There are certain aspects of this discussion I have a problem with.
Being Irish/European, if I go to a restaurant, supermarket, or any other product/service providers place of business, I assume the employees providing that service are adaquately paid by their employer. If not, then I'll bring my business elsewhere. If Business A, charges €10, and underpays his/her workers, whilst Business B charges €12, and pays his/her staff well, then Business B will get my Custom. I stopped shopping at my local supermarket, upon discovering that they underpay their staff. SO PLEASE DO NOT ATTEMPT TO CALL ME CHEAP.
I do however, as a consumer have certain expectations. If I see a price list stating that a carton of Milk is €1.50, a loaf of Bread is €1, and a packet of Cheese is €2.50, then I expect to be able to go to the counter with a €5 note, and walk away with the aforementioned items. If the shopkeeper added an extra euro to my bill, then I'd bring my business elsewhere, even if the elsewhere charged more for the individual products.
I resent the implication that not tipping is, amongst other descriptions used here, "cheap". I try to live up to my responsability of making sure that those who provide me with service are rewarded for doing so. I also insist however that when availing of a service that the price of the service is laid out in front of me in plain English, Black and White, and Clear as Crystal. That's what europeans expect from service providers, and insulting our customs/expectations just because they aren't the same as your own, is, well... insulting.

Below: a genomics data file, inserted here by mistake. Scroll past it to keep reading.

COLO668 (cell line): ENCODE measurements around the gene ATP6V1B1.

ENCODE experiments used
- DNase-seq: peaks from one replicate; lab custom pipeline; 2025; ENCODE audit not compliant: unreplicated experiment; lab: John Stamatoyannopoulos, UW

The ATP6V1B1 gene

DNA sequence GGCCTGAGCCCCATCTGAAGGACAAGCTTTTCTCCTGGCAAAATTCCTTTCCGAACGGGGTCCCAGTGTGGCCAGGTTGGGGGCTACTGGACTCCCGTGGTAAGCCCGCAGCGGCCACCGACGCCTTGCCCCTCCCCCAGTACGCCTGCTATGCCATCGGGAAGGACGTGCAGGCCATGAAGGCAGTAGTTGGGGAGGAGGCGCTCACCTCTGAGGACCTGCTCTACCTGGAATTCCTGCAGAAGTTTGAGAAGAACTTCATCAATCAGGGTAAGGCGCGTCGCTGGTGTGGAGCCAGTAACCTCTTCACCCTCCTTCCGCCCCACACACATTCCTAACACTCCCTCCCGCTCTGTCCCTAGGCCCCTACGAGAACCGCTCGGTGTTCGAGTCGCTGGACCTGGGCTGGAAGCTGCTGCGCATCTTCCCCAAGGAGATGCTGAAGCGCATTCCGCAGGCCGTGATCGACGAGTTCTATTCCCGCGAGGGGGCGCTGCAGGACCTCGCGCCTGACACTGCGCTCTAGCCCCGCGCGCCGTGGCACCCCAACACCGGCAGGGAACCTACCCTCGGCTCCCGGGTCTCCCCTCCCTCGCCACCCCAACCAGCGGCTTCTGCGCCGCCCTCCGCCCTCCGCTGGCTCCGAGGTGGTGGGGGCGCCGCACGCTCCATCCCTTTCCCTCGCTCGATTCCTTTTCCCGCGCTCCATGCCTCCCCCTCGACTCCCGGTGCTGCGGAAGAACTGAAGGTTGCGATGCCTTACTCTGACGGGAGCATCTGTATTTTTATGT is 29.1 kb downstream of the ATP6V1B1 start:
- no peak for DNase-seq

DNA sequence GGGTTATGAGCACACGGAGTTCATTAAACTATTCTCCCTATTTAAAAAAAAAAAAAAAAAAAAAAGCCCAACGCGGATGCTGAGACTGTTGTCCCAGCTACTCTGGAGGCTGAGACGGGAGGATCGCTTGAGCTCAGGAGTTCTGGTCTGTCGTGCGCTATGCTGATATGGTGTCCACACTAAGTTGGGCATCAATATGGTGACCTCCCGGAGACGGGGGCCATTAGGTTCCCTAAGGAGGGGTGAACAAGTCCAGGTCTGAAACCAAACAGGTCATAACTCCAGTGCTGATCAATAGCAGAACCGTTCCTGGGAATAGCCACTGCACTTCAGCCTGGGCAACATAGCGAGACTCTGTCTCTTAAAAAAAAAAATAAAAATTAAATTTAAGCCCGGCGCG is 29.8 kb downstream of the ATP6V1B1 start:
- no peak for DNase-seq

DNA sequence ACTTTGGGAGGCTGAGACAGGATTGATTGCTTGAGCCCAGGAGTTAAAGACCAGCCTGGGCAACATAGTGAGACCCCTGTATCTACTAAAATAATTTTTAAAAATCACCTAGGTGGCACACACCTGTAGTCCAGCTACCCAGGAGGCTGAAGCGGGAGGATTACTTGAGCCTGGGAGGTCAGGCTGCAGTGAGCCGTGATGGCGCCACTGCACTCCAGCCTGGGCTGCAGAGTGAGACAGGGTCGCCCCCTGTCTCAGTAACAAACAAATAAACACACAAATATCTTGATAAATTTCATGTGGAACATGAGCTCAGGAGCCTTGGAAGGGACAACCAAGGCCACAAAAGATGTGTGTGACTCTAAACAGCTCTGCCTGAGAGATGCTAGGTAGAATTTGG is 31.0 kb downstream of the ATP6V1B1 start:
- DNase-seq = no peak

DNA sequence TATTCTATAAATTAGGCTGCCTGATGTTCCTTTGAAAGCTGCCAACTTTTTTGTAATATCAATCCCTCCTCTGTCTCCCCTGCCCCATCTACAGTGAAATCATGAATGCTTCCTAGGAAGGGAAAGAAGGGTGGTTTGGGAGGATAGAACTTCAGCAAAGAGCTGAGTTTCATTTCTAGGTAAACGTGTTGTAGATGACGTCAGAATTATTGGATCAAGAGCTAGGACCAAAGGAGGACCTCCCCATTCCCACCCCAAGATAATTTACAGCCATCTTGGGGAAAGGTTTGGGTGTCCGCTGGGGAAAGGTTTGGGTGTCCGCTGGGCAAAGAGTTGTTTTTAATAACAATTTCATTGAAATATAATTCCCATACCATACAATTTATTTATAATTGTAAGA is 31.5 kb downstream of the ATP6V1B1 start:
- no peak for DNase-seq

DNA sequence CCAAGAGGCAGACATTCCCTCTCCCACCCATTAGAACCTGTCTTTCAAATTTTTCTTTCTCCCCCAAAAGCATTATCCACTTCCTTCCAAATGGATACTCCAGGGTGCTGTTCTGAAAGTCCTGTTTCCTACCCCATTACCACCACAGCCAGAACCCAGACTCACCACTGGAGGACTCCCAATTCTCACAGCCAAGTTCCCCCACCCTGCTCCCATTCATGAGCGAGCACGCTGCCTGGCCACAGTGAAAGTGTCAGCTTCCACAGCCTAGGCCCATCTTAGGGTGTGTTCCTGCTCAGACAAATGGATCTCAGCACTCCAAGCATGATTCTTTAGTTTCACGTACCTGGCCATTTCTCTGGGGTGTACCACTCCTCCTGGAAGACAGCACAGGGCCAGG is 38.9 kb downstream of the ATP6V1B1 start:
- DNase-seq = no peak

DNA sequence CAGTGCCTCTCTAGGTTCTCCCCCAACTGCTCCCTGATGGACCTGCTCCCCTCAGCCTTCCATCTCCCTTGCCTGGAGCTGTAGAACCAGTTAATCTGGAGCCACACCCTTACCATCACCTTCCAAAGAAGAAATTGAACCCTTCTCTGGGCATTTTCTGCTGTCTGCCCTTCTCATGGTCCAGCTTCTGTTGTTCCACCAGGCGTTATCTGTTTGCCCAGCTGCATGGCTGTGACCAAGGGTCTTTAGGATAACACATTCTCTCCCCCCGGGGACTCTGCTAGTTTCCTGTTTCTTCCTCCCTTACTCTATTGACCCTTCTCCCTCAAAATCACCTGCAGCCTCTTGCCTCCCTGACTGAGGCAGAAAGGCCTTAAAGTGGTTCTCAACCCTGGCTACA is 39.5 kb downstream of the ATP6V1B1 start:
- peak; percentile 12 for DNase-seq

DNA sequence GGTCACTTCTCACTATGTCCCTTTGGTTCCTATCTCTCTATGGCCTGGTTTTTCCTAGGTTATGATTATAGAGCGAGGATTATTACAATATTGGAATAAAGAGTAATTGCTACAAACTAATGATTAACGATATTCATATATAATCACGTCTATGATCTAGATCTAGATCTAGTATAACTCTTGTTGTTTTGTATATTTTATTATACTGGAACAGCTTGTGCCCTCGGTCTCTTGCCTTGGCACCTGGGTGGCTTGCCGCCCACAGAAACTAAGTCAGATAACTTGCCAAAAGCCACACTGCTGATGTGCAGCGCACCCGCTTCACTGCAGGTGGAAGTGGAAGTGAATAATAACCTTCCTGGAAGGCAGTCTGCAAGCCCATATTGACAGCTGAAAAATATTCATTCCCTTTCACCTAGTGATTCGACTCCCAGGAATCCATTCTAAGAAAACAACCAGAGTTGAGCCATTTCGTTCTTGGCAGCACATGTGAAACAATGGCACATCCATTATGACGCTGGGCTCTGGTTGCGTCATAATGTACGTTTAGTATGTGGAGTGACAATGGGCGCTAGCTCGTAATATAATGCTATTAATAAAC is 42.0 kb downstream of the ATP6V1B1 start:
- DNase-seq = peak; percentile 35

I will tip if a server goes above, and beyond the call of duty - I do however expect the fullfillment of the duty to be included in the price laid out in front me - Black and White, and clear as crystal, with no hidden extras. I will also pay according to the service I received - not the price of a meal. Americans on the other hand don't seem to expect such clarity when they order something. It seems that when they look at a price tag, they automaticly and mentally add an extra x% for tips / Sales Tax / etc. That may be the way you do things in America, BUT BUT BUT!
Cruises are marketed to an International Audience. Not just americans. When going on a cruise ( particularly so if It's a P&O[british] or Costa[Italian], trip to the Mediternian ), that I booked through my local European travel agent, I have European expectations from the service provider to pay their staff sufficiently, and not to charge me any more than was outlined in the Menu/Pricelist.[/b]